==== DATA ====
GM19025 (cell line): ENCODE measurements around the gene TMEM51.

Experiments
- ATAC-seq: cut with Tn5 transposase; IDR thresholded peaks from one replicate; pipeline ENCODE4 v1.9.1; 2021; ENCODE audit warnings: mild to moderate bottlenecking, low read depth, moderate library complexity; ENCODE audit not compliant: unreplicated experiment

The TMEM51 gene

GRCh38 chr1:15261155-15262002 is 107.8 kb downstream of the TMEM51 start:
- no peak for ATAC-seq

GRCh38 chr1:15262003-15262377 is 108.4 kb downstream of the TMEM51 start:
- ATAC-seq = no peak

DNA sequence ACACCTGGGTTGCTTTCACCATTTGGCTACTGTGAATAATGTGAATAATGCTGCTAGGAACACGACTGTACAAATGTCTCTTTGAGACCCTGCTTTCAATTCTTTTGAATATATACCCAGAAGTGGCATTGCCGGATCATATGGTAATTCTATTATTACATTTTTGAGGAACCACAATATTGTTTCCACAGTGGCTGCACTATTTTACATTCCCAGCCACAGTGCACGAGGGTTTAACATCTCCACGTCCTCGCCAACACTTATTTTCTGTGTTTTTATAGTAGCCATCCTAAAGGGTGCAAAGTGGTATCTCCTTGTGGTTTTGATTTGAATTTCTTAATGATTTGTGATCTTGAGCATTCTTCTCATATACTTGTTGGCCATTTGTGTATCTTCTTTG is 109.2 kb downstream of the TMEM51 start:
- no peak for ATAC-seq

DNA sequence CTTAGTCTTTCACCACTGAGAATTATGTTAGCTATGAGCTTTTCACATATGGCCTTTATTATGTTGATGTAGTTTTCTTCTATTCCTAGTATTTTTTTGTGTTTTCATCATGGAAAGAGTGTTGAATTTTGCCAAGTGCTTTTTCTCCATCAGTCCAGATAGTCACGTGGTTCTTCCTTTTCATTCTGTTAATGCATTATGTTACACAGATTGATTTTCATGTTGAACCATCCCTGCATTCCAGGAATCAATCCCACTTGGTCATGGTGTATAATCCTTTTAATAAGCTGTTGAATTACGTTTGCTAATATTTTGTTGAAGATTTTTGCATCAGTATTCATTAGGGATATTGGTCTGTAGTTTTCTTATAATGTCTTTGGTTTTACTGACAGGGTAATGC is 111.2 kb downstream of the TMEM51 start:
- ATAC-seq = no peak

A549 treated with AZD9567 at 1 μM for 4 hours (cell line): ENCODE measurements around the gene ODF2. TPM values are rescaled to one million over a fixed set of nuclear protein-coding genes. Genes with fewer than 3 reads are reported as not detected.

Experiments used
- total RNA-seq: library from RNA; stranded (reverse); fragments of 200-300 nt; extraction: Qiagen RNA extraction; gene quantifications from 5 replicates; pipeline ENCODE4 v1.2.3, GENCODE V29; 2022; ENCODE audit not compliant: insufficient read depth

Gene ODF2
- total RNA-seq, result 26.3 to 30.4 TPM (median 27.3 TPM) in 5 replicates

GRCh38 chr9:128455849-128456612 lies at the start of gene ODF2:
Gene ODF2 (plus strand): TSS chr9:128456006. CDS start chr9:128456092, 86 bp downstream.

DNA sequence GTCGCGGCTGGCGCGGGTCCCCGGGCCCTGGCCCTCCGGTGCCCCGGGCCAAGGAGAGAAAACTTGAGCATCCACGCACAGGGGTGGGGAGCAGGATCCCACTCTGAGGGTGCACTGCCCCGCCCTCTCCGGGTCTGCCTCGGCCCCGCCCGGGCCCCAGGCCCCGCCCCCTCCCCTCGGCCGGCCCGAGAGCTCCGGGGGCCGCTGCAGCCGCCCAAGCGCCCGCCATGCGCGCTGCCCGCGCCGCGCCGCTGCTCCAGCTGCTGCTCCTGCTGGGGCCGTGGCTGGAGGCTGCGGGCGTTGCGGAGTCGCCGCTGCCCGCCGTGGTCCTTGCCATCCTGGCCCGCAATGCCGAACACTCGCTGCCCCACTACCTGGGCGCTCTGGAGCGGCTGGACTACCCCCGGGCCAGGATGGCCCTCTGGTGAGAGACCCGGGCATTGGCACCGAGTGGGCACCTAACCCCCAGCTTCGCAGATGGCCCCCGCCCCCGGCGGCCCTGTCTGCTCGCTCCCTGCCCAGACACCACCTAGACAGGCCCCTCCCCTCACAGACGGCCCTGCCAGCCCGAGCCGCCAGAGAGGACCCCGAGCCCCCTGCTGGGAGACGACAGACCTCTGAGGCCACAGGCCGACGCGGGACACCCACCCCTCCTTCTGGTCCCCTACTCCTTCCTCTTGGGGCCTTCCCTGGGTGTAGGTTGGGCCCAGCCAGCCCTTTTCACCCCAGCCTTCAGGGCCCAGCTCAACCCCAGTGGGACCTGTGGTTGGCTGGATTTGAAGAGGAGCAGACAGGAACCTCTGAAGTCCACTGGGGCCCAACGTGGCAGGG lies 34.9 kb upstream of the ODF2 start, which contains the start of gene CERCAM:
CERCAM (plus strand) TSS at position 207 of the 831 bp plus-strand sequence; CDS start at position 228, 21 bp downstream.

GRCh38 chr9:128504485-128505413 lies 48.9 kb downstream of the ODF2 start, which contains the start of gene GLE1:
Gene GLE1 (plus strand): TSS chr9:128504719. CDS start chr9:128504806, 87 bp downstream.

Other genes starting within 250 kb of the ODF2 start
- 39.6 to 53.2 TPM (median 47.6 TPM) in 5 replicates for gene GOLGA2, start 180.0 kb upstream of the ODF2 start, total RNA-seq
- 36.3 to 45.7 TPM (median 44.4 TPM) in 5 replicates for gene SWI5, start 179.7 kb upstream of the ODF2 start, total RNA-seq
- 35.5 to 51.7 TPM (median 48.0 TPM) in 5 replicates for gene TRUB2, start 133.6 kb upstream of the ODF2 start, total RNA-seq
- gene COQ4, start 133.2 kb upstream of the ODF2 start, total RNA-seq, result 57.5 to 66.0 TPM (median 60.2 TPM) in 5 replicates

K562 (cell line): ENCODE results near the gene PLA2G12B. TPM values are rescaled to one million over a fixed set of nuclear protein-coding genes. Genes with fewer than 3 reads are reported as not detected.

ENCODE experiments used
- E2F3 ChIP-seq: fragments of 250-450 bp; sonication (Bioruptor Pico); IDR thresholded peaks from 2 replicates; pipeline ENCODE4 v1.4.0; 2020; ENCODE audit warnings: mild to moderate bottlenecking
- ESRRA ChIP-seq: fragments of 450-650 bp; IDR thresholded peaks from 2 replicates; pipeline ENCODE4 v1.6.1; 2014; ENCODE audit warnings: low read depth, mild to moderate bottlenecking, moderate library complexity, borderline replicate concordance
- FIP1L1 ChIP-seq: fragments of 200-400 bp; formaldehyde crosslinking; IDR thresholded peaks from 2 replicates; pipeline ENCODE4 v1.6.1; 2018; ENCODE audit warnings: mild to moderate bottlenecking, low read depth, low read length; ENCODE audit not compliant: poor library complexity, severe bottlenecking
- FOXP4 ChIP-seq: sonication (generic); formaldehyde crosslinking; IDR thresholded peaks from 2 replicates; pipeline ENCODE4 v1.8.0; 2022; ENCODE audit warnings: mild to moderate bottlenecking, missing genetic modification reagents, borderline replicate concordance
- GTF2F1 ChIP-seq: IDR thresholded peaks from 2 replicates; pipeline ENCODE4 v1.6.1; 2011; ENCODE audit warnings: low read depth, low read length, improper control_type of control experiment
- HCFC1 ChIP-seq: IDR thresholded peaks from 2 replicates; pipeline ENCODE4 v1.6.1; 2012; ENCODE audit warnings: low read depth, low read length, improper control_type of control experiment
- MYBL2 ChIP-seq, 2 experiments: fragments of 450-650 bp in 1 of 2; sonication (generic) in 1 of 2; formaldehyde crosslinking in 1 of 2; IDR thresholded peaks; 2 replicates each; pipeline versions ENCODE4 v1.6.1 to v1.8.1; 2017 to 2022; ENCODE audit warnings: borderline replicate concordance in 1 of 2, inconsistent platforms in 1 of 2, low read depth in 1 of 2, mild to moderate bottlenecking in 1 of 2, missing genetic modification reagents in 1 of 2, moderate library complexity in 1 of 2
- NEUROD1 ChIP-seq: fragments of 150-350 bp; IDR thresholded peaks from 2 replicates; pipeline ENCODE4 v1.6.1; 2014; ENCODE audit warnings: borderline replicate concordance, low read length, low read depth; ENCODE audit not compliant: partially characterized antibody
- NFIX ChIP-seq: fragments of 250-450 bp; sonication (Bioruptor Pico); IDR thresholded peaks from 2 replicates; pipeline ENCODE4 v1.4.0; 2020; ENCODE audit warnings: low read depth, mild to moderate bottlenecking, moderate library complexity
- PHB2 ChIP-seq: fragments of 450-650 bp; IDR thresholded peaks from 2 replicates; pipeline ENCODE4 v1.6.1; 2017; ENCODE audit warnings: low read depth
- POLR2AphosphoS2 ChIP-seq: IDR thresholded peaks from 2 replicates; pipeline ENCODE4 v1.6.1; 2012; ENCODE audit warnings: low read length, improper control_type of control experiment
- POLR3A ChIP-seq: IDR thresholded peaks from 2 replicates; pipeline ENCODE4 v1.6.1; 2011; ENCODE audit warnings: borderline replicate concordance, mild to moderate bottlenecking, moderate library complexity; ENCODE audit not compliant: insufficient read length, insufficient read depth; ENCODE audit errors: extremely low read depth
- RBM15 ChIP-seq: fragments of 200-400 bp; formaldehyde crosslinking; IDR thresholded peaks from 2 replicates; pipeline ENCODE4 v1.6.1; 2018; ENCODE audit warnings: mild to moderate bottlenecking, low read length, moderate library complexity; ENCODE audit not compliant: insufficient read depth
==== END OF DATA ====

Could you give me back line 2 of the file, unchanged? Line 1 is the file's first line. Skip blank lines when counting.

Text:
Experiments